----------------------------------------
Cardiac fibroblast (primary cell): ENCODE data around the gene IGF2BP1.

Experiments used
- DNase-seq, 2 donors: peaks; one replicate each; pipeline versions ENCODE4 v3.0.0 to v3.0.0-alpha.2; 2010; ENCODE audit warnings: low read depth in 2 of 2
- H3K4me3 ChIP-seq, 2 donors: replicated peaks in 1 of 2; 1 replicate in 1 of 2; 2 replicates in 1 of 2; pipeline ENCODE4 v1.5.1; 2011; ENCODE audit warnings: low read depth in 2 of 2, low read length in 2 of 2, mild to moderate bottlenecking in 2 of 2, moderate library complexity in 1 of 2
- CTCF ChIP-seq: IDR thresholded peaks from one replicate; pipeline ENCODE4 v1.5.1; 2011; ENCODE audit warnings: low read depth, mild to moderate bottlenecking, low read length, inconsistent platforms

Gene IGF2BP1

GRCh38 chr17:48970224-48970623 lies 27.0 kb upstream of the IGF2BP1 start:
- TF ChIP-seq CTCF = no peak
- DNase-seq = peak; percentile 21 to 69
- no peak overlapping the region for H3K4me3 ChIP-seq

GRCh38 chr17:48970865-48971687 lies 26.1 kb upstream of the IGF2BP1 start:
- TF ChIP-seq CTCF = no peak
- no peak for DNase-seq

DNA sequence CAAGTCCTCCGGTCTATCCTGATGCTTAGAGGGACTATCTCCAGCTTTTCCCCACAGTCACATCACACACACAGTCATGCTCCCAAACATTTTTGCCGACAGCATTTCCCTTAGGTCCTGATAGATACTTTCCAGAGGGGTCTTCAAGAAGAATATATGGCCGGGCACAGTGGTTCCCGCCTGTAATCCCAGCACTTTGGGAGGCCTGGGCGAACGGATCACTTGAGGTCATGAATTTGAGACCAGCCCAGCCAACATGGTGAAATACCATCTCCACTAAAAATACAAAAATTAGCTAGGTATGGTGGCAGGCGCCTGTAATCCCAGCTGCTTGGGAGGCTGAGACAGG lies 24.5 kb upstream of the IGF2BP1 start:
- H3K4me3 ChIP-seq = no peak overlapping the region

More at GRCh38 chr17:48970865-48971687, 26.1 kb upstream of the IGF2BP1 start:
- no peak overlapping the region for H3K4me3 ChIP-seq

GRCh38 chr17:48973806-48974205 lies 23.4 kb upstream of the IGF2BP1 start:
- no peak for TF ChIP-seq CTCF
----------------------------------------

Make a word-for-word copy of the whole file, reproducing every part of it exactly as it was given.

Cardiac fibroblast (primary cell): ENCODE data around the gene IGF2BP1.

Experiments used
- DNase-seq, 2 donors: peaks; one replicate each; pipeline versions ENCODE4 v3.0.0 to v3.0.0-alpha.2; 2010; ENCODE audit warnings: low read depth in 2 of 2
- H3K4me3 ChIP-seq, 2 donors: replicated peaks in 1 of 2; 1 replicate in 1 of 2; 2 replicates in 1 of 2; pipeline ENCODE4 v1.5.1; 2011; ENCODE audit warnings: low read depth in 2 of 2, low read length in 2 of 2, mild to moderate bottlenecking in 2 of 2, moderate library complexity in 1 of 2
- CTCF ChIP-seq: IDR thresholded peaks from one replicate; pipeline ENCODE4 v1.5.1; 2011; ENCODE audit warnings: low read depth, mild to moderate bottlenecking, low read length, inconsistent platforms

Gene IGF2BP1

GRCh38 chr17:48970224-48970623 lies 27.0 kb upstream of the IGF2BP1 start:
- TF ChIP-seq CTCF = no peak
- DNase-seq = peak; percentile 21 to 69
- no peak overlapping the region for H3K4me3 ChIP-seq

GRCh38 chr17:48970865-48971687 lies 26.1 kb upstream of the IGF2BP1 start:
- TF ChIP-seq CTCF = no peak
- no peak for DNase-seq

DNA sequence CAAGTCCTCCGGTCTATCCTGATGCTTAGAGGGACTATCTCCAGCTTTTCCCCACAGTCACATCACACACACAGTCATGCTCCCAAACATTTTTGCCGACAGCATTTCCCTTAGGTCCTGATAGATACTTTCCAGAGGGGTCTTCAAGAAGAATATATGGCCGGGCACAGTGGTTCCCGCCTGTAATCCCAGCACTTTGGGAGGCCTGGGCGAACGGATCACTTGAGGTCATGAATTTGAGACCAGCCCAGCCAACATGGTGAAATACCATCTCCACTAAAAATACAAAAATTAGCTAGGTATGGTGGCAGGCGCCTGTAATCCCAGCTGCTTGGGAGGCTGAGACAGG lies 24.5 kb upstream of the IGF2BP1 start:
- H3K4me3 ChIP-seq = no peak overlapping the region

More at GRCh38 chr17:48970865-48971687, 26.1 kb upstream of the IGF2BP1 start:
- no peak overlapping the region for H3K4me3 ChIP-seq

GRCh38 chr17:48973806-48974205 lies 23.4 kb upstream of the IGF2BP1 start:
- no peak for TF ChIP-seq CTCF